The Kalana Lagerstätte of early Aeronian (Llandovery, Silurian) age in central Estonia preserves a diverse shallow marine biota dominated by non-calcified algae. This soft-tissue flora and decalcified and calcified crinoids are preserved in situ, in a lens of microlaminated, dolomitized micrite interbedded in a sequence of dolomitized packstones and wackestones. Although the Lagerstätte is dominated by non-calcified algae, crinoids (together with brachiopods and gastropods) are among the most common organisms that were originally comprised of a carbonate skeleton. Two new crinoids are described from this unit, Kalanacrinus mastikae n. gen. n. sp. (large camerate) and Tartucrinus kalanaensis n. gen. n. sp. (small disparid). Interestingly, these two crinoids display contrasting preservation, with the more common large camerate preserved primarily as a decalcified organic residue, whereas the smaller disparid is preserved primarily in calcite. Preservation was assessed using elemental mapping of C, Ca, S, and Si. Columns have the highest portion of Ca, once living soft tissue is indicated by C, S was dispersed as pyrite or associated with organics, and Si is probably associated with clay minerals in the matrix. This new fauna increases our understanding of the crinoid radiation on Baltica following Late Ordovician extinctions.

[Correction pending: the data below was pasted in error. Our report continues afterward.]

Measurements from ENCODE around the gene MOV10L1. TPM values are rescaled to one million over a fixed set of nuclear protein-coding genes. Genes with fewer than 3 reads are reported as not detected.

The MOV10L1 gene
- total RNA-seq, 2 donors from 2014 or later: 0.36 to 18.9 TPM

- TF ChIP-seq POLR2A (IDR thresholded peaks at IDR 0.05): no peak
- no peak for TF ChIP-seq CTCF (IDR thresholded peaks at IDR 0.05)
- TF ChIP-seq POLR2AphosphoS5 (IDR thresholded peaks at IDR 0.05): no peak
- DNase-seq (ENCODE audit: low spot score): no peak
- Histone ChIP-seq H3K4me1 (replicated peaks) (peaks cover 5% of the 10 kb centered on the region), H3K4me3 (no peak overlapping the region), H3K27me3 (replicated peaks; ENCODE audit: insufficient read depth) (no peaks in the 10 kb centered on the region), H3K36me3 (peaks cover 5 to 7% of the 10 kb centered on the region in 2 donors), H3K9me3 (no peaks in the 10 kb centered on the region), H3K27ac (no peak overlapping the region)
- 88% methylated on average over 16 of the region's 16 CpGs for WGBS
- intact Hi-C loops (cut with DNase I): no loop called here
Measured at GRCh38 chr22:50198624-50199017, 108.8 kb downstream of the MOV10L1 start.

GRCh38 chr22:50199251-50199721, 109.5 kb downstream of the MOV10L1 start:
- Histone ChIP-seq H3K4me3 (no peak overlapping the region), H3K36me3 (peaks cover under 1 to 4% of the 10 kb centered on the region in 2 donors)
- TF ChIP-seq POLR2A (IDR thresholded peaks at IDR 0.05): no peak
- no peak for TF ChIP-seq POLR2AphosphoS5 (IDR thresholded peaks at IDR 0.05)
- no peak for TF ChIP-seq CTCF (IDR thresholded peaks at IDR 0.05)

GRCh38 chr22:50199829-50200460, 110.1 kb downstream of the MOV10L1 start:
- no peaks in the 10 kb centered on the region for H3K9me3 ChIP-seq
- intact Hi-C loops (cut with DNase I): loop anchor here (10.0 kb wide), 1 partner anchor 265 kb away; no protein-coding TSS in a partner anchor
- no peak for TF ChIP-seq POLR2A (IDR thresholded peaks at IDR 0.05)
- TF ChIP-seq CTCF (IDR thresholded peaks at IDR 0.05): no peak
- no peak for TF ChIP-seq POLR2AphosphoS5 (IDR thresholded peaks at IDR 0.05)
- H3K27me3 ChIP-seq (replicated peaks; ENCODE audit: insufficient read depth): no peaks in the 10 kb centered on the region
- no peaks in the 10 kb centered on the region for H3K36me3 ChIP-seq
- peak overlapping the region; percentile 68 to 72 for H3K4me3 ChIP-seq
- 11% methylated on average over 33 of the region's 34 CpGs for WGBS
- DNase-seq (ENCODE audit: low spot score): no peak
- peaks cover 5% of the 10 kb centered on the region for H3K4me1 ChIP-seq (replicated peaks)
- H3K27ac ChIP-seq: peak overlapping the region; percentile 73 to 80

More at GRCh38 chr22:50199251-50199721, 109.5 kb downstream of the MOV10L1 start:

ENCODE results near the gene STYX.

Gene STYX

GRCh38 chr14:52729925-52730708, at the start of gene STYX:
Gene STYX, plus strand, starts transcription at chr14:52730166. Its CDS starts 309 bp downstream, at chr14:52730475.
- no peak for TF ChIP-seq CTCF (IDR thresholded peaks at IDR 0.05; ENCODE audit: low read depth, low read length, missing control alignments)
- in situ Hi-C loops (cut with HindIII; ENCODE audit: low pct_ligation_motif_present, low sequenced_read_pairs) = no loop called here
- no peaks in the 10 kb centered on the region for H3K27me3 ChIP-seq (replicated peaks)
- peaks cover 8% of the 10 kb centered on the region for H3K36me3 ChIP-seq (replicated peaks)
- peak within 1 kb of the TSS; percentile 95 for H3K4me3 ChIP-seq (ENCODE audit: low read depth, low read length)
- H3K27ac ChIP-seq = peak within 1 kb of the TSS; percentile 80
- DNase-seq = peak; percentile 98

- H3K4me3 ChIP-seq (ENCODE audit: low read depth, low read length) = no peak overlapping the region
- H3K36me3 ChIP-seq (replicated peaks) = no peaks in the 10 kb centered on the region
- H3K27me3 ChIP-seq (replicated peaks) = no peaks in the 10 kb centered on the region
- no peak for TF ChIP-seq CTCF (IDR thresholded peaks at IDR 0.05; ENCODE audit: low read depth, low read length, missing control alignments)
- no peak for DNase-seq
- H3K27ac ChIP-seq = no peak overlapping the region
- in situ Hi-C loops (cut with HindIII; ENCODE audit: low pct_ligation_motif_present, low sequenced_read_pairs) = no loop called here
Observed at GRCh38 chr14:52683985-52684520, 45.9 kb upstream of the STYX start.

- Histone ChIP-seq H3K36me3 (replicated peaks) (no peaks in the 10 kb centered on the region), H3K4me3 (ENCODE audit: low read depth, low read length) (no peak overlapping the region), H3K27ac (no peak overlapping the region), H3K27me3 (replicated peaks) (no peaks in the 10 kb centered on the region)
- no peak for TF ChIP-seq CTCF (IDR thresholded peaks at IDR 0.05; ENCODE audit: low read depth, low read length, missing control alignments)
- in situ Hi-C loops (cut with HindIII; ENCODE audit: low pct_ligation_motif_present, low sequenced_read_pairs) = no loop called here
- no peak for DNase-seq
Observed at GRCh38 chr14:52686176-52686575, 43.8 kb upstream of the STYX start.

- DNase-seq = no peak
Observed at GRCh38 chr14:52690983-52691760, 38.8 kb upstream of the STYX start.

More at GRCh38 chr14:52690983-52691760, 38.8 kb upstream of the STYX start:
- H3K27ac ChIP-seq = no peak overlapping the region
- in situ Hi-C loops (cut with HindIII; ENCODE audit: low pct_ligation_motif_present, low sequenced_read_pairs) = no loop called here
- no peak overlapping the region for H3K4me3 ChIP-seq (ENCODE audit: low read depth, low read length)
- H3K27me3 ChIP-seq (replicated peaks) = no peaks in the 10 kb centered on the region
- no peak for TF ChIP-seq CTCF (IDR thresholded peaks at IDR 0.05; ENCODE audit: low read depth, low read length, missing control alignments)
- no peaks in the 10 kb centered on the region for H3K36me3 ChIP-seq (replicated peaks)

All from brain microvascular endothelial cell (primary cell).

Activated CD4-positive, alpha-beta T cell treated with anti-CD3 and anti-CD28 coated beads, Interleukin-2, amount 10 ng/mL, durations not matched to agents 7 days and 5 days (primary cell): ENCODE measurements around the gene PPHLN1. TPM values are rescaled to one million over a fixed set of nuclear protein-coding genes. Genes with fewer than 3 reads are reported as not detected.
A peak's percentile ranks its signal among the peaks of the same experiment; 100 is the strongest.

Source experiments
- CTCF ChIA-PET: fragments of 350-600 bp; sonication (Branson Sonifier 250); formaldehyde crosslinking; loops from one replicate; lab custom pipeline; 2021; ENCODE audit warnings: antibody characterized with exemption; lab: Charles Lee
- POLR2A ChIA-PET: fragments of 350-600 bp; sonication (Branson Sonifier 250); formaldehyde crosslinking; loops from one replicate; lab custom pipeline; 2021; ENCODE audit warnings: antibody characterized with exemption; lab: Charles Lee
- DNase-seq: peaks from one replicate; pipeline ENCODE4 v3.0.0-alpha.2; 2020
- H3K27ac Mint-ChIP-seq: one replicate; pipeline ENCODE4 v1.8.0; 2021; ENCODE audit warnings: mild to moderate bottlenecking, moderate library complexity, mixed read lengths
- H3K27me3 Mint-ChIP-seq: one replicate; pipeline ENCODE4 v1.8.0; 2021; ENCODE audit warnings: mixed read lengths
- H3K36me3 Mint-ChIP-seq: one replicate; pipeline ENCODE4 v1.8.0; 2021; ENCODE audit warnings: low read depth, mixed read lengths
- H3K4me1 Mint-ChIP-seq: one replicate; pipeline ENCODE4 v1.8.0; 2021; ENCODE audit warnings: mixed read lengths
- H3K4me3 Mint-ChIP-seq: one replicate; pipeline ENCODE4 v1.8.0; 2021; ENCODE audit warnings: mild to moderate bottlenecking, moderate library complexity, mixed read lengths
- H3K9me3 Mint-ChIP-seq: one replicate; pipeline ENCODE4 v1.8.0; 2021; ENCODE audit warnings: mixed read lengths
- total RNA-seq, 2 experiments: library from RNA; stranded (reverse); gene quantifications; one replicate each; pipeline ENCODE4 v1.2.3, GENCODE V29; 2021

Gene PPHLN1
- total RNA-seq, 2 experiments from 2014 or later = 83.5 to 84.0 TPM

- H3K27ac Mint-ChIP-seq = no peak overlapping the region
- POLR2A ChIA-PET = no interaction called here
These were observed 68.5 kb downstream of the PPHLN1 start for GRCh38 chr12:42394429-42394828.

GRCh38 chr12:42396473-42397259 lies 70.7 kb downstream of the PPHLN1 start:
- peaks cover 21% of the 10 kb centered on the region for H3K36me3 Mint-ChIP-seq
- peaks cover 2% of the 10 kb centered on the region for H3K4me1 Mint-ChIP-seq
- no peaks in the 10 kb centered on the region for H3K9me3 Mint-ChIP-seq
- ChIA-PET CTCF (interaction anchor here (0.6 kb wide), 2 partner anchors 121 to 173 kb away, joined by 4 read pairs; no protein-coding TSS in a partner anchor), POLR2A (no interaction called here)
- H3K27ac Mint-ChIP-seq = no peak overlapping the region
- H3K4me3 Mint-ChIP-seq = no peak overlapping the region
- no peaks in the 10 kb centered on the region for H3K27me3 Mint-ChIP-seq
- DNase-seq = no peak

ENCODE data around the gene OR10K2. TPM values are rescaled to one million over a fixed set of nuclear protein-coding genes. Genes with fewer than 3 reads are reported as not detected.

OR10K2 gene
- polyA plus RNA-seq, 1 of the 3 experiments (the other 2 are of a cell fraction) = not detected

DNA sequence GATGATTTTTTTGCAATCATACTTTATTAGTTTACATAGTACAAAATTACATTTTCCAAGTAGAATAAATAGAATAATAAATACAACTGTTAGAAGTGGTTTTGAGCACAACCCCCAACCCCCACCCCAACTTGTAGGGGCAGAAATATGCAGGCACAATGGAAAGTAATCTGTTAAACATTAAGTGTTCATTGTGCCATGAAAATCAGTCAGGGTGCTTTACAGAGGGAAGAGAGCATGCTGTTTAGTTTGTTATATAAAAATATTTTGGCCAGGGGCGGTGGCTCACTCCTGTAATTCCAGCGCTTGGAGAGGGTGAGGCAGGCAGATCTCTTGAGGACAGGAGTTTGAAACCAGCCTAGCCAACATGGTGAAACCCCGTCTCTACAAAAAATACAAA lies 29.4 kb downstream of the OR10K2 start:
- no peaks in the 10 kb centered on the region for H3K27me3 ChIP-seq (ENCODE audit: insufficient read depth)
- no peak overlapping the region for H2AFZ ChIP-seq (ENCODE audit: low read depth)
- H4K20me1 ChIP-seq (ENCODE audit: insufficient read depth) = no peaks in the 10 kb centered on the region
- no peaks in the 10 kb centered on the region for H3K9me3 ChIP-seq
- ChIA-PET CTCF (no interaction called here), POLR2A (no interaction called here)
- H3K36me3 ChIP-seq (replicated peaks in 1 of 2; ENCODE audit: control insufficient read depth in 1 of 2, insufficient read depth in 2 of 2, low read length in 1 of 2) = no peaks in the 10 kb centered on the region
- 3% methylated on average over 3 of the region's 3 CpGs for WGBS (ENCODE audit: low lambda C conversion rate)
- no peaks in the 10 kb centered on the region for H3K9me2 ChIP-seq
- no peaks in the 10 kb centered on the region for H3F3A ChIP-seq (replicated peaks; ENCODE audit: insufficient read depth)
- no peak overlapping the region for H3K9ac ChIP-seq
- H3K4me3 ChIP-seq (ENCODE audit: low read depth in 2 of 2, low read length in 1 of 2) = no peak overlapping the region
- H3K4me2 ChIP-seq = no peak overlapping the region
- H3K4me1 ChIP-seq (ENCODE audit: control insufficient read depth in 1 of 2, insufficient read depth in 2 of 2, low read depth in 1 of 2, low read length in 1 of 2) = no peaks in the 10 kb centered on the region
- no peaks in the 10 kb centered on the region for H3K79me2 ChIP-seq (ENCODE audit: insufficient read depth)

You have requested a machine translation of selected content from our databases. This functionality is provided solely for your convenience and is in no way intended to replace human translation. Neither BioOne nor the owners and publishers of the content make, and they explicitly disclaim, any express or implied representations or warranties of any kind, including, without limitation, representations and warranties as to the functionality of the translation feature or the accuracy or completeness of the translations.
Translations are not retained in our system. Your use of this feature and the translations is subject to all use restrictions contained in the Terms and Conditions of Use of the BioOne website.
Vol. 94 • No. 1